All you can do is talk with them then let them decide, don't make a ginormous deal of it.
One more thing, if you CC ask them not to include you when they are bragging.
And of course a few visits to this forum and others like it could educate them-hopefully.
You know them and how responsive they might be to direct talk.
I would attempt to explain potential problems they are facing. If they are not receptive...drop it, and I would not hang with them for 'nights out'.
Stay armed...can't fix stupid...stay safe!
"That I cannot do."
"Give this to, uh, Clemenza. I want reliable people, people who aren't going to be carried away. After all we're not murderers in spite of what this undertaker thinks."
Certified Glock Armorer
NRA Life Member
One potential problem, which could lead to their arrest, depends entirely on CT's definition of things like intentional display, brandishing, printing, disorderly conduct; and whether or not CT permits or otherwise allows open carry---which I doubt but I couldn't find out with quick research.
If these folks are being that open about it they are more than likely (my guess, I don't know) not in compliance with CT's law.
If I am correct that CT doesn't allow open carry, and they are indeed intentionally displaying the handle through SOB carry, they are going to get themselves in serious doo.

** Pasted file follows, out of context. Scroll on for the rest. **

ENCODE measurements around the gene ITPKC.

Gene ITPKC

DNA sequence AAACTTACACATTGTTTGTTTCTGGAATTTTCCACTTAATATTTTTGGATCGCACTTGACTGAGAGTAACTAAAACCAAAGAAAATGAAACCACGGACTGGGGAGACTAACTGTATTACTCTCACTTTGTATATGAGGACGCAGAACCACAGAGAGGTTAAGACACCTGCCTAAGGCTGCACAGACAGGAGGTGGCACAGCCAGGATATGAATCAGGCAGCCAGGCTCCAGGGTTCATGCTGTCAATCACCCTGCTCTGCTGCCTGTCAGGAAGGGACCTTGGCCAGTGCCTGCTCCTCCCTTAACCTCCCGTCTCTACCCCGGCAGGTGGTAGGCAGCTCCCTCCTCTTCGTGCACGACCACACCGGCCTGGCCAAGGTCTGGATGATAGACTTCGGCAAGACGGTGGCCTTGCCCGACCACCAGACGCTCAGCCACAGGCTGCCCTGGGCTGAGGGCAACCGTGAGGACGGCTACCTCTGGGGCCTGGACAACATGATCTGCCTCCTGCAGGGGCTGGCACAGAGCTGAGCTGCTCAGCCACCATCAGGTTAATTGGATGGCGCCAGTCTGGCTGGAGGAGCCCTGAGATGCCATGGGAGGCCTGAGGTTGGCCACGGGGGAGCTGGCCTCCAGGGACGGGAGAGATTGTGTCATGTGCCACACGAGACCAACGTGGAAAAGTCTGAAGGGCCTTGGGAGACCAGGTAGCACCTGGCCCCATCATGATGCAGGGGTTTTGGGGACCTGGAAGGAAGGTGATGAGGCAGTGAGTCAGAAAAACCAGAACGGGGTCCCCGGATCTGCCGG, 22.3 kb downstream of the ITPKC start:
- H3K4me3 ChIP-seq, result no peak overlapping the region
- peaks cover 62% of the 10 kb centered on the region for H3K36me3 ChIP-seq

WOW!!! Some of these replies are pretty DEEP! I had no idea that a degree is Psychology was a prerequisite for this site!!!
"We must all hang together, or assuredly we shall all hang separately." - Benjamin Franklin
"The tree of liberty must be refreshed from time to time with the blood of patriots and tyrants." - Thomas Jefferson
DID YOU KNOW: 89.3% of all quoted statistics are fabricated
OpenCarry.org - State Information For Connecticut
Connecticut is not a traditional open carry state. Outside of your own residence or place of business, a permit is required to carry. The permit that Connecticut issues is a carry permit, not a concealed carry permit, so open carry IS legal with a permit.
But the way you describe this guy's gun handling; WOW! I would worry more about his safety with the gun.
IMHO, he is putting everyone around him at risk. To me, the question of whether you offend him or not is irrelevant. I would let him know in no uncertain terms that this is unacceptable.
Maybe you could point him toward a qualified instructor.
fortiter in re, suaviter in modo (resolutely in action, gently in manner).